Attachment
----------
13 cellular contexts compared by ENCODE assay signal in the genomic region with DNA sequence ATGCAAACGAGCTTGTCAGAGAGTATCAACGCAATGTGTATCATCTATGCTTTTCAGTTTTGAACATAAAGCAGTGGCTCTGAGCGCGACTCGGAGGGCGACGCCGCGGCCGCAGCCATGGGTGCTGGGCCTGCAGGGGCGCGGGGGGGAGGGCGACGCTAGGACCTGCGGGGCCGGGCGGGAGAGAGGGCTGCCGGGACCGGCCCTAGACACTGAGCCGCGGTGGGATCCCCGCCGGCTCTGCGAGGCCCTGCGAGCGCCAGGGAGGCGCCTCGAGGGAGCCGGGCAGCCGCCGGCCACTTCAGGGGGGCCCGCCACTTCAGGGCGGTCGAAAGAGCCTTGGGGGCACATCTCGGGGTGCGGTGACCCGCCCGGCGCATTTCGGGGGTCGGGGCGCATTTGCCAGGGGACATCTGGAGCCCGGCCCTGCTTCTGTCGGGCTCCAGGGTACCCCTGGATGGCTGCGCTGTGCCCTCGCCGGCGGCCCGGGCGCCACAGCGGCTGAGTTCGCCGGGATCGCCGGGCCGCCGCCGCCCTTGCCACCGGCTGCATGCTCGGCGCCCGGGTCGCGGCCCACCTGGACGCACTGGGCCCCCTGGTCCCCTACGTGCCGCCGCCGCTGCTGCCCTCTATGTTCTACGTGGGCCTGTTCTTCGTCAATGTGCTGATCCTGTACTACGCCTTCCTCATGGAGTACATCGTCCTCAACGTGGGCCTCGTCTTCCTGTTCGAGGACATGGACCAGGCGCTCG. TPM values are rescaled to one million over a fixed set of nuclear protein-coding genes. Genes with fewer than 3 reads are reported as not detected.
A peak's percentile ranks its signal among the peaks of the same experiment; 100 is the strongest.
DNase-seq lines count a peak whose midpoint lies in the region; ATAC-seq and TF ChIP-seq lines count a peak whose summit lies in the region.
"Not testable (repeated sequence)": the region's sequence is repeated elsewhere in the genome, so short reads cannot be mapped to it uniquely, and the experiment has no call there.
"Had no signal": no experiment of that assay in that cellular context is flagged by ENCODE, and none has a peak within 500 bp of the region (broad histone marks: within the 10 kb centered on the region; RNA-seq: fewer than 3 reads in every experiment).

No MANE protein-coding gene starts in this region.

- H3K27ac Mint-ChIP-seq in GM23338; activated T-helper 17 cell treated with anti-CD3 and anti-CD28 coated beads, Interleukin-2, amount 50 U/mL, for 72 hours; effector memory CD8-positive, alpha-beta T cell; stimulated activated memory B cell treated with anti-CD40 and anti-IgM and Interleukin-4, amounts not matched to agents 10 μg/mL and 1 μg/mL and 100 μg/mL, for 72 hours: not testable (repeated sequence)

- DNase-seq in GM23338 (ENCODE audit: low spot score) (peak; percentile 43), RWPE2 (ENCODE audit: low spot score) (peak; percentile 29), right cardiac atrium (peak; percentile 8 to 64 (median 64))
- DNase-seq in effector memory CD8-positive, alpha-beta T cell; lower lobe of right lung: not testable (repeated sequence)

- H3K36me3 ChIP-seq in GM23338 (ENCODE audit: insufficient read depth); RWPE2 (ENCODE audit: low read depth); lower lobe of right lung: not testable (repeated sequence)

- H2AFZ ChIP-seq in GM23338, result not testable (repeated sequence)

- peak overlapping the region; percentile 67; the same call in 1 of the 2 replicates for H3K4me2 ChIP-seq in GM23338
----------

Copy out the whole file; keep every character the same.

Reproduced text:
13 cellular contexts compared by ENCODE assay signal in the genomic region with DNA sequence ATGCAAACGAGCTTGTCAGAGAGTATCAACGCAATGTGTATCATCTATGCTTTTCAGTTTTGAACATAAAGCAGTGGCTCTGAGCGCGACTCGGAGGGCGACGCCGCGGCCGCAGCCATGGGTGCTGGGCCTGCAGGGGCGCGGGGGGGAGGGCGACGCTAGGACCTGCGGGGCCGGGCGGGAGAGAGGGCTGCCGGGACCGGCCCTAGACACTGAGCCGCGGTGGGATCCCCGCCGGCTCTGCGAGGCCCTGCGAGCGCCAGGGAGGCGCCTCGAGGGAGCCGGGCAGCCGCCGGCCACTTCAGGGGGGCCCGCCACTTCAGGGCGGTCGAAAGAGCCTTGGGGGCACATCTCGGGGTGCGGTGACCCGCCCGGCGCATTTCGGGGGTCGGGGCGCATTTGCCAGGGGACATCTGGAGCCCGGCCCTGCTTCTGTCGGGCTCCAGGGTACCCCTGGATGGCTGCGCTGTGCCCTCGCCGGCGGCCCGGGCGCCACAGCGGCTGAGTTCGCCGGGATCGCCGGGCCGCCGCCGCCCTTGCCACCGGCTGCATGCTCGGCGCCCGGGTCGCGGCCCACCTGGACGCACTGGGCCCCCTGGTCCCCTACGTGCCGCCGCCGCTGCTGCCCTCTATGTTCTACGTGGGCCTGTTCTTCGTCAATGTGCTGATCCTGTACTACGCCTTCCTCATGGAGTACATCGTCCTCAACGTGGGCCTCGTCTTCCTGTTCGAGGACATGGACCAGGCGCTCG. TPM values are rescaled to one million over a fixed set of nuclear protein-coding genes. Genes with fewer than 3 reads are reported as not detected.
A peak's percentile ranks its signal among the peaks of the same experiment; 100 is the strongest.
DNase-seq lines count a peak whose midpoint lies in the region; ATAC-seq and TF ChIP-seq lines count a peak whose summit lies in the region.
"Not testable (repeated sequence)": the region's sequence is repeated elsewhere in the genome, so short reads cannot be mapped to it uniquely, and the experiment has no call there.
"Had no signal": no experiment of that assay in that cellular context is flagged by ENCODE, and none has a peak within 500 bp of the region (broad histone marks: within the 10 kb centered on the region; RNA-seq: fewer than 3 reads in every experiment).

No MANE protein-coding gene starts in this region.

- H3K27ac Mint-ChIP-seq in GM23338; activated T-helper 17 cell treated with anti-CD3 and anti-CD28 coated beads, Interleukin-2, amount 50 U/mL, for 72 hours; effector memory CD8-positive, alpha-beta T cell; stimulated activated memory B cell treated with anti-CD40 and anti-IgM and Interleukin-4, amounts not matched to agents 10 μg/mL and 1 μg/mL and 100 μg/mL, for 72 hours: not testable (repeated sequence)

- DNase-seq in GM23338 (ENCODE audit: low spot score) (peak; percentile 43), RWPE2 (ENCODE audit: low spot score) (peak; percentile 29), right cardiac atrium (peak; percentile 8 to 64 (median 64))
- DNase-seq in effector memory CD8-positive, alpha-beta T cell; lower lobe of right lung: not testable (repeated sequence)

- H3K36me3 ChIP-seq in GM23338 (ENCODE audit: insufficient read depth); RWPE2 (ENCODE audit: low read depth); lower lobe of right lung: not testable (repeated sequence)

- H2AFZ ChIP-seq in GM23338, result not testable (repeated sequence)

- peak overlapping the region; percentile 67; the same call in 1 of the 2 replicates for H3K4me2 ChIP-seq in GM23338